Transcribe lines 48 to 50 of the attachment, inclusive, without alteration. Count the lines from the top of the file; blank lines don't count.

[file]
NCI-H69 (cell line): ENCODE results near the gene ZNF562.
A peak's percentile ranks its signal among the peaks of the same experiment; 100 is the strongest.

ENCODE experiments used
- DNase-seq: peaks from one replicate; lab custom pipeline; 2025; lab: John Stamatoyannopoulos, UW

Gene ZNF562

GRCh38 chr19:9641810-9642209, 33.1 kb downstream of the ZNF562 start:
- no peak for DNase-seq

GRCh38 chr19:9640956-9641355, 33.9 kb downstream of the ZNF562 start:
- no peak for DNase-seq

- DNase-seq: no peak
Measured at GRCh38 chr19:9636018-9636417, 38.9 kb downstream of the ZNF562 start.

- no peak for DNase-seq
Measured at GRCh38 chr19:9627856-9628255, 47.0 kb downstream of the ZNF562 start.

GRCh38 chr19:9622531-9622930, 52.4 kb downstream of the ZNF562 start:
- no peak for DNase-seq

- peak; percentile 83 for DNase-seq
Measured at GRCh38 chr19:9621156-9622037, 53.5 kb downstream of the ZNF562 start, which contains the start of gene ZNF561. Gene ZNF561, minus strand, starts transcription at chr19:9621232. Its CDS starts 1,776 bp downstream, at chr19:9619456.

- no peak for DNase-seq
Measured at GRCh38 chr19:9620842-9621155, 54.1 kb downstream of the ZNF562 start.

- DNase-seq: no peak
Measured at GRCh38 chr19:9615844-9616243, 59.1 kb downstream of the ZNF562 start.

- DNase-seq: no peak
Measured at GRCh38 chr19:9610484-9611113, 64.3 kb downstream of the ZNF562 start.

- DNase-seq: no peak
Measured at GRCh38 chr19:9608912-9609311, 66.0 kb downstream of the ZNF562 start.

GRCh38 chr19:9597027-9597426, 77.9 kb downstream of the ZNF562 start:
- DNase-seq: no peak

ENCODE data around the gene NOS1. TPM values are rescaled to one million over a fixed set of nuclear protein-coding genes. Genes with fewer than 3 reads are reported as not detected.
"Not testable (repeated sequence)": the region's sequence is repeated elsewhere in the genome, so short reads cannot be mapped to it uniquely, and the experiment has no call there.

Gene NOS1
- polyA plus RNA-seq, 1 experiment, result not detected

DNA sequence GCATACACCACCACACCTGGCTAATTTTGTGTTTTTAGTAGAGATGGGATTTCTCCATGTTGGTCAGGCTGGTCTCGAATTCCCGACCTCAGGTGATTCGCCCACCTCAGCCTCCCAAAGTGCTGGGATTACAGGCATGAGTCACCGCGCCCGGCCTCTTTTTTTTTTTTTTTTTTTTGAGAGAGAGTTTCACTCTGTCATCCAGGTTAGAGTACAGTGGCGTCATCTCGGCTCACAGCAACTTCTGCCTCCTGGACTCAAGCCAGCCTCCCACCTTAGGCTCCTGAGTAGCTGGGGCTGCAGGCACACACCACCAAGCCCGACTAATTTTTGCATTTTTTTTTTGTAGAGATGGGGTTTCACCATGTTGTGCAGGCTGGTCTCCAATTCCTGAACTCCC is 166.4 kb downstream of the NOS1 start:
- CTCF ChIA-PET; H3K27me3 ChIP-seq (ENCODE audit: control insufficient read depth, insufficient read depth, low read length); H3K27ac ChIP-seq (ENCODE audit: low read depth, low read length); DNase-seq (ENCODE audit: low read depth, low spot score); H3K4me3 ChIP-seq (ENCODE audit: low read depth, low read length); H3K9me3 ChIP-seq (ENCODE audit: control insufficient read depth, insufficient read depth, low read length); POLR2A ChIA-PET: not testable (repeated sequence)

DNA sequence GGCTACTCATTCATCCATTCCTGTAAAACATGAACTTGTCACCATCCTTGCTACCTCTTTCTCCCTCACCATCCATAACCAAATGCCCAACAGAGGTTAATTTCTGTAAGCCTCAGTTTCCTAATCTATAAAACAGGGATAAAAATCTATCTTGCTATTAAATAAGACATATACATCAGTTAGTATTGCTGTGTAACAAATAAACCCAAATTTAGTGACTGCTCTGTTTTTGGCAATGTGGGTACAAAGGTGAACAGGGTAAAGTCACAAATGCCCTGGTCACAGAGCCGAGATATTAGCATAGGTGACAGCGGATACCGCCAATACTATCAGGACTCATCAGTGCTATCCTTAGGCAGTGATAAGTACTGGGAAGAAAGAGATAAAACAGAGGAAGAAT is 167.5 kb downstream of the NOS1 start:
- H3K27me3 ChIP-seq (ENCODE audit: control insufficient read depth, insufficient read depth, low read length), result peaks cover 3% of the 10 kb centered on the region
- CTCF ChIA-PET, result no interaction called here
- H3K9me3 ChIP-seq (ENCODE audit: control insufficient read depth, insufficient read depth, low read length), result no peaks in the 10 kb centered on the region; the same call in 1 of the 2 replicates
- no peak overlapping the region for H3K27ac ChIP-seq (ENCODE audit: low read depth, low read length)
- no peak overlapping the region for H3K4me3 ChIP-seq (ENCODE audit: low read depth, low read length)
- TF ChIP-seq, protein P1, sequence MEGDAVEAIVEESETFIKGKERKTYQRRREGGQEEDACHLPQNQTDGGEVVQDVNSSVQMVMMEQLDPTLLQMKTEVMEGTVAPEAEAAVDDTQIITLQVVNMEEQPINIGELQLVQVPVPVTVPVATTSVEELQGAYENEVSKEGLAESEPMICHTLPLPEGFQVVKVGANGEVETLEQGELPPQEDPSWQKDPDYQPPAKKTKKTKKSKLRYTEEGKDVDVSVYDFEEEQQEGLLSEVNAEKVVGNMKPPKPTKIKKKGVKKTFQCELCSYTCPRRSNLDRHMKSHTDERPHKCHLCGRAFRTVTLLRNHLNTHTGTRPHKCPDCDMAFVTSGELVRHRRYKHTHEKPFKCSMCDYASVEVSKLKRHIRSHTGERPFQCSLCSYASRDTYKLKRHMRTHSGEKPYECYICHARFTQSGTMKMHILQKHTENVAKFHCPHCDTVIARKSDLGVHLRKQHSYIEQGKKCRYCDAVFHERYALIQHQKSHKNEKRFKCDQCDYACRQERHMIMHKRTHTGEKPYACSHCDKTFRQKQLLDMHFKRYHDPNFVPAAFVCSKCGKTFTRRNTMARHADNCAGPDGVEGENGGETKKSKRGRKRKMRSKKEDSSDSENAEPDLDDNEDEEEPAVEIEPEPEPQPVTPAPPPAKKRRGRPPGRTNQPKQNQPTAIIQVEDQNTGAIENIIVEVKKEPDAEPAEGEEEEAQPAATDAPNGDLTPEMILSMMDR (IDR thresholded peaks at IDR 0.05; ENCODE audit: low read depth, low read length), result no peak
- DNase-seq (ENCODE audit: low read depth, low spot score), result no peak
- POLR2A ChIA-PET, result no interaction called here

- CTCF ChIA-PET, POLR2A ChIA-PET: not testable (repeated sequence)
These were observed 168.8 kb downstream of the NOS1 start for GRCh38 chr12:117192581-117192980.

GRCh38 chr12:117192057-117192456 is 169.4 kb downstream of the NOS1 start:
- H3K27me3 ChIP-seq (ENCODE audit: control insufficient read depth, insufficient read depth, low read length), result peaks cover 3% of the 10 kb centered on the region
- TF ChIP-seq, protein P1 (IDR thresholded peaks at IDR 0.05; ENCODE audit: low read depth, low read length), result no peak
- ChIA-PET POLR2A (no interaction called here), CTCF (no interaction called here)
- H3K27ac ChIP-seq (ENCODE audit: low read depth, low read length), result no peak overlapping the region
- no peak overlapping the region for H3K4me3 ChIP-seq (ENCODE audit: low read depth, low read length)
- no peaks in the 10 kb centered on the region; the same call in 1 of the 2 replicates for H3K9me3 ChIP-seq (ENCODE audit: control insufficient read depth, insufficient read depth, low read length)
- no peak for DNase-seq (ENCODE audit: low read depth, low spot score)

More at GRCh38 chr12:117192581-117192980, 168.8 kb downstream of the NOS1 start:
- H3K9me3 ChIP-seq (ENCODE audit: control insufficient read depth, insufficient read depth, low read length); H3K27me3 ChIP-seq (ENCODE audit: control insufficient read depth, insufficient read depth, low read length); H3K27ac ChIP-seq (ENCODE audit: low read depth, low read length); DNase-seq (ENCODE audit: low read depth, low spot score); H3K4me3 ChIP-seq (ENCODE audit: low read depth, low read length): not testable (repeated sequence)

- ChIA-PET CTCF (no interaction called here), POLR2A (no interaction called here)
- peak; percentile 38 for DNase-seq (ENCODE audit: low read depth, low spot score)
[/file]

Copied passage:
- ChIA-PET POLR2A (no interaction called here), CTCF (no interaction called here)
- H3K27ac ChIP-seq (ENCODE audit: low read depth, low read length), result no peak overlapping the region
- no peak overlapping the region for H3K4me3 ChIP-seq (ENCODE audit: low read depth, low read length)